"There are no two points so distant from one another that they cannot be connected by a single straight line -- and an infinite number of curves."

Composer Lawrence Dillon has produced an extensive body of work, from brief solo pieces to a full-length opera. Three disks of his music are due out in 2010 on the Bridge, Albany and Naxos labels. In the past year, he has had commissions from the Emerson String Quartet, the Cassatt String Quartet, the Mansfield Symphony, the Boise Philharmonic, the Salt Lake City Symphony, the Ravinia Festival, the Daedalus String Quartet, the Kenan Institute for the Arts, the University of Utah and the Idyllwild Symphony Orchestra.

Although he lost 50% of his hearing in a childhood illness, Dillon began composing as soon as he started piano lessons at the age of seven. In 1985, he became the youngest composer to earn a doctorate at The Juilliard School, and was shortly thereafter appointed to the Juilliard faculty. Dillon is now Composer in Residence at the University of North Carolina School of the Arts, where he has served as Music Director of the Contemporary Ensemble, Assistant Dean of Performance, and Interim Dean of the School of Music. He was the Featured American Composer in the February 2006 issue of Chamber Music magazine.

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Saturday, December 01, 2007

I’ve got a major new project underway: three orchestral pieces, which may be played together or separately, on the elusive and contradictory figure of Robert Schumann. Commissioned by the Idyllwild Symphony Orchestra, this trilogy – Fantasiestück, The Marriage Diary and Florestan and Eusebius – will be premiered in May 2010, marking the Schumann bicentennial.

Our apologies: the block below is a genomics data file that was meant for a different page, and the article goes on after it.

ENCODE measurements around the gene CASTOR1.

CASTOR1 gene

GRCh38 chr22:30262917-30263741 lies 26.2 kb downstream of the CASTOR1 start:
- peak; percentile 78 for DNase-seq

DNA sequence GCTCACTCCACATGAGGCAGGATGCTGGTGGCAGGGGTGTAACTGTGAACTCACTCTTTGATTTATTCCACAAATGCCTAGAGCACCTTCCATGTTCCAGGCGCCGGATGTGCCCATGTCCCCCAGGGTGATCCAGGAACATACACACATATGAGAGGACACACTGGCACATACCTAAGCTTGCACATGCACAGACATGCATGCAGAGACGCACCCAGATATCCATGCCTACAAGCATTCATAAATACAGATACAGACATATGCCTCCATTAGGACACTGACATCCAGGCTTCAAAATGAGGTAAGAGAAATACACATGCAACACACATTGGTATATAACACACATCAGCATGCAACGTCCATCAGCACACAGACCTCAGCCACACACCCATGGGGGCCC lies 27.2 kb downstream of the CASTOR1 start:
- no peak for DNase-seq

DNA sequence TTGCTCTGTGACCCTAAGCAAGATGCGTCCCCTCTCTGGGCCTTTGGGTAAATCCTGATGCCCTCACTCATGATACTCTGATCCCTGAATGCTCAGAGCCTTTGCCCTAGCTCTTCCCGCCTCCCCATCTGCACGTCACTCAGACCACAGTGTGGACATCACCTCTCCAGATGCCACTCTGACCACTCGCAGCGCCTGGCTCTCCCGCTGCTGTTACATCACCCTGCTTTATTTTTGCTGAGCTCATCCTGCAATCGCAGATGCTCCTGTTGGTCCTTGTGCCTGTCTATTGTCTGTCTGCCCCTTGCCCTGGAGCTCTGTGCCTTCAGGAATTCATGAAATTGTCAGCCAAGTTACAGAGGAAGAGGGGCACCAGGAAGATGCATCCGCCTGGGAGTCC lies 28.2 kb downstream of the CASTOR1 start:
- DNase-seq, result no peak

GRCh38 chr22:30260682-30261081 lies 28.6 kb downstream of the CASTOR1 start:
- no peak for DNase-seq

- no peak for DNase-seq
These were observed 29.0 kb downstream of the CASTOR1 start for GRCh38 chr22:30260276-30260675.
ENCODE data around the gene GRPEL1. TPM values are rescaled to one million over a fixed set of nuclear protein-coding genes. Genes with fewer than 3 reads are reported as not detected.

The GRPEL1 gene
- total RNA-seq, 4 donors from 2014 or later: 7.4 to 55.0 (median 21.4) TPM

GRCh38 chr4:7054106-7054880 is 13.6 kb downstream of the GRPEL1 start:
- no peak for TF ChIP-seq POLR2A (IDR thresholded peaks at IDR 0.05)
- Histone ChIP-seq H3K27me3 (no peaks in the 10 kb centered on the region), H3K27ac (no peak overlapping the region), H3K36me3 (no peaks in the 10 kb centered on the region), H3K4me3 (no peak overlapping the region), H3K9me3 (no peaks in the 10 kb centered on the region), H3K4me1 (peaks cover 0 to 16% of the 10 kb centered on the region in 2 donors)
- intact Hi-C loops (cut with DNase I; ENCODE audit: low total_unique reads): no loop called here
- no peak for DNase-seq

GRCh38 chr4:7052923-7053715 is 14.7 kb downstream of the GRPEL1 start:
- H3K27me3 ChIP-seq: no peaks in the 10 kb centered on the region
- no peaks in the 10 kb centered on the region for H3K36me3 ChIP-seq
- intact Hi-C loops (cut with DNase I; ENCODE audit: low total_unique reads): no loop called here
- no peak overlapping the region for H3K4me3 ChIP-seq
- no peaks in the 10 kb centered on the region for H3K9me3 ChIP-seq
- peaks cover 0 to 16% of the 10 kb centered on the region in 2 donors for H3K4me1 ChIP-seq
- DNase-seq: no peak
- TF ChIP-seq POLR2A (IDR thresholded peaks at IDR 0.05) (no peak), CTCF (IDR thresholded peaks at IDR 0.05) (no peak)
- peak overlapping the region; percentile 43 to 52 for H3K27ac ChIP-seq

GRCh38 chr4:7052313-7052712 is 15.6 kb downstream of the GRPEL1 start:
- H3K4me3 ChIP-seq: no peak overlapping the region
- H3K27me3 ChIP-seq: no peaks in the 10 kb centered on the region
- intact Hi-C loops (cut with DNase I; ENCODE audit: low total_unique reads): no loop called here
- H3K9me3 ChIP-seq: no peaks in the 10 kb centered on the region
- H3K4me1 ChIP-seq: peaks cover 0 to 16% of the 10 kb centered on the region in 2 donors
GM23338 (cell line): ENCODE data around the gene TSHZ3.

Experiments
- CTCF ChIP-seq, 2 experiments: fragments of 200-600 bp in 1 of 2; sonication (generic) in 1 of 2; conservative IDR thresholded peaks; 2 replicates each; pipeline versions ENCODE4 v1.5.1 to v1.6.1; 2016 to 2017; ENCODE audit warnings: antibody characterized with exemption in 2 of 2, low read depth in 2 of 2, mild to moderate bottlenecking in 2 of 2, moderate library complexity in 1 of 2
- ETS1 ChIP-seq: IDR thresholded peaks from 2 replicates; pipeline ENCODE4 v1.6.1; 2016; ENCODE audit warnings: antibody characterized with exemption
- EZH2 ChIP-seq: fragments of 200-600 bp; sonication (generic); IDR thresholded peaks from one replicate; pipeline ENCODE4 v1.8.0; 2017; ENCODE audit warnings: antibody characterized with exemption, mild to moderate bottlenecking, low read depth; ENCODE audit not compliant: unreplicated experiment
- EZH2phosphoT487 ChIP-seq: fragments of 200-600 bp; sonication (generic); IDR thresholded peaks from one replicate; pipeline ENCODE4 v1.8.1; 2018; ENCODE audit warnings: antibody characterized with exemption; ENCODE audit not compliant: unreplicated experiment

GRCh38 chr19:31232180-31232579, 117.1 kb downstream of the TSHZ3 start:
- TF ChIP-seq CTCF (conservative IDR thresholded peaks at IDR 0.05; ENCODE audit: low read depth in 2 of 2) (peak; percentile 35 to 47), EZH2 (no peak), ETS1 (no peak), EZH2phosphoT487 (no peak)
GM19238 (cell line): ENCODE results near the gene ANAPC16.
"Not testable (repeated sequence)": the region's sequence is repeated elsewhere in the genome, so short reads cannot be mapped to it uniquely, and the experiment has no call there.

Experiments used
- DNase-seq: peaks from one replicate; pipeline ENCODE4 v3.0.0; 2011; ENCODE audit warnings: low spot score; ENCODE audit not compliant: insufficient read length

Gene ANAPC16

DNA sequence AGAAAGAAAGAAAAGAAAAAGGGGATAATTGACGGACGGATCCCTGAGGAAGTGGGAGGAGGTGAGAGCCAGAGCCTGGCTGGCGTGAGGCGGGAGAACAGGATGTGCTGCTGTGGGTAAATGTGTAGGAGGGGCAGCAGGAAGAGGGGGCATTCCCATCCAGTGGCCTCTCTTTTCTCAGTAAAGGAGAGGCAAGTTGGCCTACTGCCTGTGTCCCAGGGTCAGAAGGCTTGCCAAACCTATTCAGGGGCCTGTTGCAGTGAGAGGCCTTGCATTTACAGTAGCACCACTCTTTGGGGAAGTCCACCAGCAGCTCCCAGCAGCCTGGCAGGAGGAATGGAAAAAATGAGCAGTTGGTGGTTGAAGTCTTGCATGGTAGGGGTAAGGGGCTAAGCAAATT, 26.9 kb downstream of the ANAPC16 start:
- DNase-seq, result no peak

Schumann’s not the most popular figure these days, but I’ve always found him intriguing. When he was at his best, there was nobody like him for fantastical experiments in melody, harmony and rhythm.

I also find Schumann the man both fascinating and disturbing – a figure of oddly matched parts. He was a radical and a homebody. He was a writer and composer who chose the latter path somewhat late. He was incredibly arrogant and oddly shy. His music criticism can shift from strictly rational to intensely sensual in a butterfly’s heartbeat.

Okay, I couldn’t resist the butterfly image – because I think the metaphor of the butterfly’s metamorphosis is a key to understanding Schumann’s life and work. It plays a major role in part three of my trilogy, Florestan and Eusebius – I’m even rewriting a famous Heine elegy to include a set of butterfly wings in the culminating passage:
Um mein Bett erhebt sich die Hülle,
Drin tanzt die junge Schmetterling;
Sie tanzt die Schritte der Liebe –
Die Flügel erscheinen in Fülle
And Schumann’s final disease, which put him in an asylum for his last three years, brought him both raving lunacy and intense solitude -- he wasn’t even permitted to see his wife Clara until just before he died.

At this point, I’ve sketched some of the music, and given a lot of thought to some of the themes – musical and otherwise – I’ll be exploring. I’ll be working intermittently over the course of the coming year, then everything else will be set aside for about six months so I can completely immerse myself in the process. ETA is fall 2009.

You can read more about this trilogy here. And if you know any other orchestras that might be interested in this, drop me a note!